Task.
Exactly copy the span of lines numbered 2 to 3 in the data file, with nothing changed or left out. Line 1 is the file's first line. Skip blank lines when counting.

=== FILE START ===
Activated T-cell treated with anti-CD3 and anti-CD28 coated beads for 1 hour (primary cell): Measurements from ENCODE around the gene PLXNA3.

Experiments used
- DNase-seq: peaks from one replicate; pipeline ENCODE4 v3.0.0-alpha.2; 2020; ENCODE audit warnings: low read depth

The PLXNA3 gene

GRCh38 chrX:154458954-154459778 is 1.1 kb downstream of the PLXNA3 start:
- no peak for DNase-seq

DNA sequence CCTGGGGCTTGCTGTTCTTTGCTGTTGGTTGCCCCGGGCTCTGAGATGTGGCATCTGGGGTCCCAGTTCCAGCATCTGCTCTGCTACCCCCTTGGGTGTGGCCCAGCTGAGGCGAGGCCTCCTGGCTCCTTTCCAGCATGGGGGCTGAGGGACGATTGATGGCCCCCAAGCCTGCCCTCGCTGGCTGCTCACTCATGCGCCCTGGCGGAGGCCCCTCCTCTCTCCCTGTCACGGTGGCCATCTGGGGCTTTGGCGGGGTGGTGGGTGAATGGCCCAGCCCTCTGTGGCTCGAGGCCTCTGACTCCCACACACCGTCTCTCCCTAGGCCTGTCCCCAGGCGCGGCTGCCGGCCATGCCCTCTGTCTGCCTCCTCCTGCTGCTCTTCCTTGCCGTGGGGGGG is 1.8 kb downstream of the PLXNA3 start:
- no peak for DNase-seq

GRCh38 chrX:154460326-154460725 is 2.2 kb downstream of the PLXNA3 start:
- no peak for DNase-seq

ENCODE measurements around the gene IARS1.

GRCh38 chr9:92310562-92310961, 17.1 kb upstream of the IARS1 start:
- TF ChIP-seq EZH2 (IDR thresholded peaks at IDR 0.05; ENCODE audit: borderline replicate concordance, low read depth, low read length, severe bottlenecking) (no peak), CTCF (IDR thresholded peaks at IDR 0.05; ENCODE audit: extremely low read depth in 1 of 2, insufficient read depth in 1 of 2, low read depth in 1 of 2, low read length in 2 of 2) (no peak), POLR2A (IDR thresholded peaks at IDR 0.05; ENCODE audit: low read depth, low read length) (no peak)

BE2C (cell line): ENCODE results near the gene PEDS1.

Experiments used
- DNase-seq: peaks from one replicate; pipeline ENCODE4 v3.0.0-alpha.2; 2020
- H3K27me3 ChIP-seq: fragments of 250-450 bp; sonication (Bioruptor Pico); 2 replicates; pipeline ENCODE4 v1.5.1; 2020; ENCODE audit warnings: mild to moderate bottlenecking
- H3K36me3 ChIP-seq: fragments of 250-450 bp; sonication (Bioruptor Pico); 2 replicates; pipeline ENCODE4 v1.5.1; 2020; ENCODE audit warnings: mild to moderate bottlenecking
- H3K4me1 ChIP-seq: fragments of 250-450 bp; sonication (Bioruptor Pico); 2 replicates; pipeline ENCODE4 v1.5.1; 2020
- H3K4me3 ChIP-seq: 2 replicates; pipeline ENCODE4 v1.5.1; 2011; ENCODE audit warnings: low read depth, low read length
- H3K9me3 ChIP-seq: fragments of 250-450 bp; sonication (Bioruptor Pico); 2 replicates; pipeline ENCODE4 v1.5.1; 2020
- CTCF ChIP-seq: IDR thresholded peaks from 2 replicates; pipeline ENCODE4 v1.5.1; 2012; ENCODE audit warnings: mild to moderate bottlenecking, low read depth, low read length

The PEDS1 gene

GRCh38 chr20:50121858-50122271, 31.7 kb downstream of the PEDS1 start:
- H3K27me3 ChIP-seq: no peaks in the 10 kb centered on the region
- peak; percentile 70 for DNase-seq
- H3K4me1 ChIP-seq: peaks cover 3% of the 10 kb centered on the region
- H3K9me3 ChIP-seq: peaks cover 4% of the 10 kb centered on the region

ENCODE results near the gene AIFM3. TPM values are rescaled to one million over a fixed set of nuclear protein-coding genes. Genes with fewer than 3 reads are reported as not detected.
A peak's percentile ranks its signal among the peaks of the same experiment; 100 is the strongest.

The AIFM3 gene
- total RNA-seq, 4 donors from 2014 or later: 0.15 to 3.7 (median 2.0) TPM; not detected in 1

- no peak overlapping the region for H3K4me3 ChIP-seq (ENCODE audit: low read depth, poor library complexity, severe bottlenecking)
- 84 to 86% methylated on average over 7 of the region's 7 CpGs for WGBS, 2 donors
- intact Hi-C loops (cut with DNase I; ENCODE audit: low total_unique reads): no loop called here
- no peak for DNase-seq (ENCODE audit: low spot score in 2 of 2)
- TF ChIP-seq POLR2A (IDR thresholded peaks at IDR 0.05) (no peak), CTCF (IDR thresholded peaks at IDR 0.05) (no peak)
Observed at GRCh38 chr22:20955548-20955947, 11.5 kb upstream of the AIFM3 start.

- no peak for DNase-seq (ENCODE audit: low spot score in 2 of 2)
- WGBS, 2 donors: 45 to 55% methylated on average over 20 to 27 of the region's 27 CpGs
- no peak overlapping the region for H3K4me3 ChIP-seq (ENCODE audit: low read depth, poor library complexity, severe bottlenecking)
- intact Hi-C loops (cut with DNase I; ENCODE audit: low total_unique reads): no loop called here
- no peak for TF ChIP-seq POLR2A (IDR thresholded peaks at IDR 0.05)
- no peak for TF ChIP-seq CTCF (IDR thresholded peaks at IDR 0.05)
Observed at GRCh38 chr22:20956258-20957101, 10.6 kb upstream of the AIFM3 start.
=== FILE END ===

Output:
Experiments used
- DNase-seq: peaks from one replicate; pipeline ENCODE4 v3.0.0-alpha.2; 2020; ENCODE audit warnings: low read depth